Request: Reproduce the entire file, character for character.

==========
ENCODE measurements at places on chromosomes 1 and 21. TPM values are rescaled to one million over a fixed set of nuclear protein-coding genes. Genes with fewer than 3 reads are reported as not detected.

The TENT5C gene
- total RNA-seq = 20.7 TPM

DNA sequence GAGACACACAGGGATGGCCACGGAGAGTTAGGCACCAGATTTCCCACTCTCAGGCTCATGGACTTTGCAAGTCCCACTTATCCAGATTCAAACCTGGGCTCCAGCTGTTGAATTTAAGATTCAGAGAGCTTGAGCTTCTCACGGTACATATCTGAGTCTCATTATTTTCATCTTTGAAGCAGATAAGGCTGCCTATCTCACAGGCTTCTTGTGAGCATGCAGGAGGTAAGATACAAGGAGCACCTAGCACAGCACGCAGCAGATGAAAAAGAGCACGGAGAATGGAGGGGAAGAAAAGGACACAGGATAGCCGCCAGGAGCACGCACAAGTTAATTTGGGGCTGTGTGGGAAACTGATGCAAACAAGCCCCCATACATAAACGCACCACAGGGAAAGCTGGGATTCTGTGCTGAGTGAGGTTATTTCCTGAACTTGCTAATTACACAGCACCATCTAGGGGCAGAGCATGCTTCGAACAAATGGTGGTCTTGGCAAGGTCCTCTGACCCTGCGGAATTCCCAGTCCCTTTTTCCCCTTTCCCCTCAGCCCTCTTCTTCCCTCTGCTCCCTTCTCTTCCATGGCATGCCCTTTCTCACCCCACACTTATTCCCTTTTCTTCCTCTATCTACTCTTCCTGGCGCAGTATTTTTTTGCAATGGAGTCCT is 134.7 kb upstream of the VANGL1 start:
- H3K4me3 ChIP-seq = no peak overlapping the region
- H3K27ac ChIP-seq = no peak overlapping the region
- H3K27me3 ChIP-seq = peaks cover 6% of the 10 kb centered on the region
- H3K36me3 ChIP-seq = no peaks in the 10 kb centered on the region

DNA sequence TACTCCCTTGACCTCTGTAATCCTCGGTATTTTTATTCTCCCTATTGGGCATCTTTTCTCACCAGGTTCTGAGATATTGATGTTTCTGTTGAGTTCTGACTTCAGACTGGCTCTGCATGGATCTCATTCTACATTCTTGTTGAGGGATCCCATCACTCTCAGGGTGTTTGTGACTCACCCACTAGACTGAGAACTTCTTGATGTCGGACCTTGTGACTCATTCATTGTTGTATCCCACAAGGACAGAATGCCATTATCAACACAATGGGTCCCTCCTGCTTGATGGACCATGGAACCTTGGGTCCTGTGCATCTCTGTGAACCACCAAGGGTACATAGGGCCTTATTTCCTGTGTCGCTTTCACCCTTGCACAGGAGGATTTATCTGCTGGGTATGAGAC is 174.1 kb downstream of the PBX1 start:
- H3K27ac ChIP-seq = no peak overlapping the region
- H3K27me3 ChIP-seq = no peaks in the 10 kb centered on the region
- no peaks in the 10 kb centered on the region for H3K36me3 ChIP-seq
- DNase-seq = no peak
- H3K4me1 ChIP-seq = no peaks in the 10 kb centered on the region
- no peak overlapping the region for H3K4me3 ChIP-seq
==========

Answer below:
ENCODE measurements at places on chromosomes 1 and 21. TPM values are rescaled to one million over a fixed set of nuclear protein-coding genes. Genes with fewer than 3 reads are reported as not detected.

The TENT5C gene
- total RNA-seq = 20.7 TPM

DNA sequence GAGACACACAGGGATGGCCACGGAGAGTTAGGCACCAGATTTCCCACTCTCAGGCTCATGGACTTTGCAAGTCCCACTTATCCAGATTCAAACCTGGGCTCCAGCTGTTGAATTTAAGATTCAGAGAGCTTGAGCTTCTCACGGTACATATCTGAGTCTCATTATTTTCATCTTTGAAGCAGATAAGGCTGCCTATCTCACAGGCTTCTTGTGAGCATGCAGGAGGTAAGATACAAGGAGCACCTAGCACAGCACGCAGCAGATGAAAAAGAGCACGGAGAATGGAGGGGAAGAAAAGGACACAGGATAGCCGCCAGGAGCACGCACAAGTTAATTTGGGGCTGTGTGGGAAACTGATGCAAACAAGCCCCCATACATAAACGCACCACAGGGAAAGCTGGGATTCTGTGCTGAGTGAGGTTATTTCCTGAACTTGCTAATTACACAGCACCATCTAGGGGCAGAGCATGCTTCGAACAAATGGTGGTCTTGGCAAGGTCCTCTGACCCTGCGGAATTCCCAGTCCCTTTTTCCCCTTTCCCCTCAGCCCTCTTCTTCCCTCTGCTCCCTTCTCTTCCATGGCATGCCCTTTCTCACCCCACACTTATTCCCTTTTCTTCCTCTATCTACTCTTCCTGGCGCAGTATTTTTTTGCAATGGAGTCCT is 134.7 kb upstream of the VANGL1 start:
- H3K4me3 ChIP-seq = no peak overlapping the region
- H3K27ac ChIP-seq = no peak overlapping the region
- H3K27me3 ChIP-seq = peaks cover 6% of the 10 kb centered on the region
- H3K36me3 ChIP-seq = no peaks in the 10 kb centered on the region

DNA sequence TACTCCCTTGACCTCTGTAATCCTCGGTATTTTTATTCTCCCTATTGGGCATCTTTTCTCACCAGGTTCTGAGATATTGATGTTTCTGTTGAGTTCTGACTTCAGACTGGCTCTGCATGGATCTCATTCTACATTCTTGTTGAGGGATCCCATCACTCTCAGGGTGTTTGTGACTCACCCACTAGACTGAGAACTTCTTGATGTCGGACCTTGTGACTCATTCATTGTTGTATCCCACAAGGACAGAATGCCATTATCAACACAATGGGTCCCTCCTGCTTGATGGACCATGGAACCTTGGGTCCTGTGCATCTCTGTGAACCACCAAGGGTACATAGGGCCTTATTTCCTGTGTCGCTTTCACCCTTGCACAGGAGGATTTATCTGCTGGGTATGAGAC is 174.1 kb downstream of the PBX1 start:
- H3K27ac ChIP-seq = no peak overlapping the region
- H3K27me3 ChIP-seq = no peaks in the 10 kb centered on the region
- no peaks in the 10 kb centered on the region for H3K36me3 ChIP-seq
- DNase-seq = no peak
- H3K4me1 ChIP-seq = no peaks in the 10 kb centered on the region
- no peak overlapping the region for H3K4me3 ChIP-seq